Labor demands investigation into Hockey, Cormann and Helloworld
Advertisement

Labor demands investigation into Hockey, Cormann and Helloworld

Labor is demanding an investigation into senior Liberals with links to travel business Helloworld in a dispute over whether the Australian ambassador to the US, Joe Hockey, used his position to help the company.

Prime Minister Scott Morrison defended Mr Hockey in Parliament on Wednesday by insisting the ambassador did not tell staff to set up a meeting with the company in Washington DC, months before it bid for a lucrative government contract.

The Sydney Morning Herald and The Age revealed on Monday that Finance Minister Mathias Cormann and his family received free flights from Helloworld in 2017, months before the company won a contract with the Finance Department.

Senator Cormann booked the flights directly with Helloworld chief executive Andrew Burnes. He has since paid $2,780.82 for the flights.

Advertisement
Loading

Mr Morrison countered the Labor concerns about the Washington DC meeting and any lobbying by QBT to win a government contract to provide travel services, as the issue dominated questions in Parliament on Wednesday.

“I’m advised Mr Hockey did not instruct staff to meet QBT or any other companies in relation to the tender and as part of normal business, Australian embassy staff have met and corresponded with a whole range of travel providers to discuss the embassy’s travel requirements,” Mr Morrison said in question time.

But an email from an official at the Department of Foreign Affairs and Trade suggests Mr Hockey asked for the meeting, in a step that may have helped the company understand the department’s business for a separate government contract.

The email from the DFAT official, dated April 24, 2017, was sent to set up a meeting between QBT and DFAT in Washington DC later that week.

“Ambassador Hockey has asked that I set up a meeting while you are in Washington on Wednesday,” the email said.

“Would you be available at 10:30am, hopefully the ambassador can join the meeting but the Minister Counseller Justin McPhillips who is in charge of administration at the embassy will definitely meet with you.”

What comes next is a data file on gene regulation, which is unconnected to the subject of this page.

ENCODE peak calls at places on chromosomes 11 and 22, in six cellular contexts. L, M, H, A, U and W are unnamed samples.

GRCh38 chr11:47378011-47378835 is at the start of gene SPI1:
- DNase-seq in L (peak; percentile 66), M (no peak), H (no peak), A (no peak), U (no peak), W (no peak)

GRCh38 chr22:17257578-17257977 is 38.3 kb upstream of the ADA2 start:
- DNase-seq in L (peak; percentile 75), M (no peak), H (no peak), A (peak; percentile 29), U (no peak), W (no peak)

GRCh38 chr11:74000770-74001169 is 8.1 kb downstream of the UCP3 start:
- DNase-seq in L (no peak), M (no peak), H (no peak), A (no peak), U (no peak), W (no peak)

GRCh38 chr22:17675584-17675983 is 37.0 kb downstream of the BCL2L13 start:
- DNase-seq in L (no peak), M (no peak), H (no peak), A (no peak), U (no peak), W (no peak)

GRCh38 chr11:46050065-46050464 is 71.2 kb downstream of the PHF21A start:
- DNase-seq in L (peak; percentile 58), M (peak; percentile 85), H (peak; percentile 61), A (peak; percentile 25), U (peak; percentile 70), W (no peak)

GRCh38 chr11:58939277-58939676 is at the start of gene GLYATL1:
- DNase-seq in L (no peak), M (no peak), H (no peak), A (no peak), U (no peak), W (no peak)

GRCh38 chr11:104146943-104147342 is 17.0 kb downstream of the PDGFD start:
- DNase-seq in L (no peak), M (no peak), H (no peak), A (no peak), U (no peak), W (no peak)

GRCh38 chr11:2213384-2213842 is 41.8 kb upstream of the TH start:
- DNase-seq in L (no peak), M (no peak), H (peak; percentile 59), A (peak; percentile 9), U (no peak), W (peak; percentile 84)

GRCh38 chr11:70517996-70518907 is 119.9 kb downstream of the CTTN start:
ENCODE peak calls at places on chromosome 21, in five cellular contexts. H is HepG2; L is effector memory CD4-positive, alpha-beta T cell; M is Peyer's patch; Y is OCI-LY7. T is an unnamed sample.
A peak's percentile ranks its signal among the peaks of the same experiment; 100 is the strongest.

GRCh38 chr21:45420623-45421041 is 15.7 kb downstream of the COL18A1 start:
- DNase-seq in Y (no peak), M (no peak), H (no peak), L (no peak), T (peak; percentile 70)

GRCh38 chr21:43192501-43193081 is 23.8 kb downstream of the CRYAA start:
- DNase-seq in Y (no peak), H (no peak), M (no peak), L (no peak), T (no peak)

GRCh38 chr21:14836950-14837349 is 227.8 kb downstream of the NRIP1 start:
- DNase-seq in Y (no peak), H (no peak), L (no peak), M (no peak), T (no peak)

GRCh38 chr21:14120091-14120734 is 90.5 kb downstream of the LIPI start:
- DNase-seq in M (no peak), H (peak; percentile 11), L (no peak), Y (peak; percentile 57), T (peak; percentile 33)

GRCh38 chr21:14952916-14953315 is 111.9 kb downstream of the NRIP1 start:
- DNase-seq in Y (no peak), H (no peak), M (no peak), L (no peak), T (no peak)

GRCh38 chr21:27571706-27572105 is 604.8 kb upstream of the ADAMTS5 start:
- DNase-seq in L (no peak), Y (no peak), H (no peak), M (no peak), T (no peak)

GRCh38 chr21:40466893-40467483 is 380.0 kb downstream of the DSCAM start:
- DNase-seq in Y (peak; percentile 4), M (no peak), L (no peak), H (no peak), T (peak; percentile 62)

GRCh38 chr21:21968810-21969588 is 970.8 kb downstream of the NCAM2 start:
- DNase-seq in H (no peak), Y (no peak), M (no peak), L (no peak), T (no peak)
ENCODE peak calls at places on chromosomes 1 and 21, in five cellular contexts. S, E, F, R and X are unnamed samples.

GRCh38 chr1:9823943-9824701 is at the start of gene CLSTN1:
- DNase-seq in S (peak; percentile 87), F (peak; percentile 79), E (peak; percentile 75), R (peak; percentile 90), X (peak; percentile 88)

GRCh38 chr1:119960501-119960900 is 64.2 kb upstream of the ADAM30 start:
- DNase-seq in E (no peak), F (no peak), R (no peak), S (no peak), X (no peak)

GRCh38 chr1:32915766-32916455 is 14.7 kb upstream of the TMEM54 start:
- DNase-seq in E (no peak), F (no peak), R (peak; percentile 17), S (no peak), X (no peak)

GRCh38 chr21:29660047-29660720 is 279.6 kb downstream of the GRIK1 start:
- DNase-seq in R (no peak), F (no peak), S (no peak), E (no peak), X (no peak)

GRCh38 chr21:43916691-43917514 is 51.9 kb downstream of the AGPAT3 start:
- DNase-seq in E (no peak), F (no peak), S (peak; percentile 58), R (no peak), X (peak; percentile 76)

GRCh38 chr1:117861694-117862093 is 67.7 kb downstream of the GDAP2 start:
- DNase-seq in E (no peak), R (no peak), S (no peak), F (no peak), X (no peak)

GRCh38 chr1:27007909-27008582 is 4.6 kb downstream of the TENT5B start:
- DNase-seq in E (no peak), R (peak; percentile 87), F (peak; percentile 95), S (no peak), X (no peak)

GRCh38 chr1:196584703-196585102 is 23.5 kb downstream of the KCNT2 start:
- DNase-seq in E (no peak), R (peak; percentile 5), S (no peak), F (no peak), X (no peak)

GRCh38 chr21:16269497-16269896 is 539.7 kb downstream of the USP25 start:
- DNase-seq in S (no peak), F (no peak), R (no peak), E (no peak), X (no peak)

Prime Minister Scott Morrison in Question Time.

Prime Minister Scott Morrison in Question Time.Credit:Dominic Lorrimer

Mr Burnes is also the honorary federal treasurer of the Liberal Party, an unpaid position that is central to the party’s ability to raise funds for the coming election.

Mr Burnes is also a longstanding friend of Mr Hockey and has known Senator Cormann for several years, as well as being connected to many of the most senior Liberals in the federal government.

Loading

Helloworld said its QBT subsidiary was awarded a contract in 2015 to provide travel management to the Commonwealth, including DFAT, and sought the meeting in 2017 to discuss the provision of travel services in the US.

A formal tender process for the DFAT work began in August 2018 and QBT is one of the bidders, but no announcement has been made about the contract.

“At no time has ambassador Hockey or Helloworld CEO Andrew Burnes discussed the DFAT tender and neither Mr Hockey nor Mr Burnes have had any involvement in the tender process,” the company said.

“Mr Burnes did not request the meeting with DFAT personnel in the United States.

“At all times Helloworld and Mr Burnes have acted properly in the tender process.”

Mr Morrison denied in Parliament that the meeting was held as the result of an instruction from the ambassador.

Labor finance spokesman Jim Chalmers asked Mr Morrison to explain the conflicts of interest and table all documents about the matter within 24 hours.

Mr Chalmers also called on Mr Morrison to investigate and report to Parliament on how far the “scandal” reached into his government.

Mr Morrison said Mr Hockey had no role in the tender process and declared his business interests appropriately.

“The Australian embassy staff meeting on 26 April 2017, I’m advised, was not in relation to the tender process,” Mr Morrison said.

“QBT was then, and continues to be, a travel [supplier] for DFAT through a whole-of-government supply arrangement.

“I'm advised embassy staff did not meet QBT or other staff in relation to the tender and embassy staff have met and corresponded with a whole range of travel providers to discuss the embassy’s travel requirements.

“So what this is, again, is the Labor Party trying to distract attention with all these slurs, all these smears, all these grubby claims.”

David Crowe is Chief Political Correspondent of the Sydney Morning Herald and The Age.

Most Viewed in Politics

Loading
Advertisement